Going down memory lane with an older, wiser Westlife

Going down memory lane with an older, wiser Westlife

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Despite technical problems, Westlife - from left, Nicky Byrne, Mark Feehily, Shane Filan and Kian Egan) - gave an energetic performance
Despite technical problems, Westlife - from left, Nicky Byrne, Mark Feehily, Shane Filan and Kian Egan) - gave an energetic performance
Photo: Sony Music
Cheers filled a packed hall at the AsiaWorld-Expo and the audience were on their feet even before Westlife appeared. On tour for their 11th album Gravity, the Irish boy band rewarded their waiting fans with an energetic performance on Tuesday.

The group - looking sophisticated in dark trench coats - opened with rock number When You're Looking Like That from their 2000 album Coast to Coast. There was a definite effort to show they had grown up since their start nearly 14 years ago, but their clear, strong vocals still had a youthful charm.

The boy band cracked jokes, filmed the crowd, encouraged fist-pumping and singalongs - and won the audience over utterly, even singing Happy Birthday to one lucky girl.

The obvious camaraderie between the four just added to the charm - seeing Westlife live brought home just how well they share the singing and the spotlight.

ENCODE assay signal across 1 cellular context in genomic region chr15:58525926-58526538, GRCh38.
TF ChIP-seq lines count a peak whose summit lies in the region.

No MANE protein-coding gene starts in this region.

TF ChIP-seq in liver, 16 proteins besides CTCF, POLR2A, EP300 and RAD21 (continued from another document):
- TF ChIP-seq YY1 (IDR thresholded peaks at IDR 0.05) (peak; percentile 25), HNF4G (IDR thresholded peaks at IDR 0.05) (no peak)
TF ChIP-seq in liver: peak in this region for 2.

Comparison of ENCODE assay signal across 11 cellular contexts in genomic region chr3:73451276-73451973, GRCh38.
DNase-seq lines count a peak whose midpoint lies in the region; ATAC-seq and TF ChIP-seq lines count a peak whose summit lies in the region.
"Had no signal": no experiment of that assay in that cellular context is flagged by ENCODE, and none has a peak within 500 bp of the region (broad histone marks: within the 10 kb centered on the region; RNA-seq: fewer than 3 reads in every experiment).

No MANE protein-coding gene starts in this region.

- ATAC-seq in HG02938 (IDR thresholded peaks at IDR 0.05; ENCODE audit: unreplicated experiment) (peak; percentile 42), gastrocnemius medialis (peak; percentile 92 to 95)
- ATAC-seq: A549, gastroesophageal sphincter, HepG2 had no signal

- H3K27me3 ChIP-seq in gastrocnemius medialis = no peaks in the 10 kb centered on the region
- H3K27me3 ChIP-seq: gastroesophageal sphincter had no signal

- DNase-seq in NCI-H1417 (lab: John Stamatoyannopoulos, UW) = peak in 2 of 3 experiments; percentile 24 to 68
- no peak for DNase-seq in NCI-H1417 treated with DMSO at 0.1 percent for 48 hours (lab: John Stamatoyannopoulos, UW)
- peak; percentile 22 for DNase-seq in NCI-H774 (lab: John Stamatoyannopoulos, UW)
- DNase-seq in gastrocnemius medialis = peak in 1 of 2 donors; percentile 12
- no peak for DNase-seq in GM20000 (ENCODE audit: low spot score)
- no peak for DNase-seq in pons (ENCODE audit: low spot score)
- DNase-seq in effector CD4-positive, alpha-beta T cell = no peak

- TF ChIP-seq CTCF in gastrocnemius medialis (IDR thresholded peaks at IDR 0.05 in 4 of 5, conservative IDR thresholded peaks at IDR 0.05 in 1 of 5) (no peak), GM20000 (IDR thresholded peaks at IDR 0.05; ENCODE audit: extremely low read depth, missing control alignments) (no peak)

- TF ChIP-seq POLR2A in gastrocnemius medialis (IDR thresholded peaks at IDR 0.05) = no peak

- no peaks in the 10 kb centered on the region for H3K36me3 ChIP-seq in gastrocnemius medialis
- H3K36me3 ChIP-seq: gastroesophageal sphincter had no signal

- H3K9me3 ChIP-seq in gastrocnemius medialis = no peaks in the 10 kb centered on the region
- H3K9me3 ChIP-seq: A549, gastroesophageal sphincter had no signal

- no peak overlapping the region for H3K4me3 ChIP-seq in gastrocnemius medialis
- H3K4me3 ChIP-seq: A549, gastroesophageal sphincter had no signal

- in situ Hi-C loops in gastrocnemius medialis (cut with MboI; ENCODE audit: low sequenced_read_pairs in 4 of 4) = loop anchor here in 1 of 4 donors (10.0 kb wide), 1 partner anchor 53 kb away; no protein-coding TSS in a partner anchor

The band performed old hits such as Flying Without Wings and My Love, and showed off their harmonising in a powerful rendition of the Irish classic You Raise Me Up.

They also proved themselves to be kings of covers, delivering Coldplay's Viva la Vida, Rihanna's Only Girl (In the World) and Lady Gaga's Bad Romance. They even did a version of (I've Had) the Time of My Life, from the 1987 film Dirty Dancing and recently sampled by the Black Eyed Peas.

In the end, it wasn't Westlife who was lacking, but the venue and the crowd. The speakers crackled on louder and higher-pitched songs, and the lighting effects were limited in range. And even though the front rows were filled with diehard fans, behind them, the audience's enthusiasm eventually faded.

Perhaps the varied audience is a result of Westlife's broad appeal; plenty of older couples were among younger fans.

The whole affair was a nostalgic throwback to the late 1990s. From wearing Mickey Mouse graphic tees to dancing synchronised moves across the stage, Westlife proved they are still boys at heart.

And the crowd - rising to their feet in the encore, a rendition of the old-school number Uptown Girl - proved that some things never get old.

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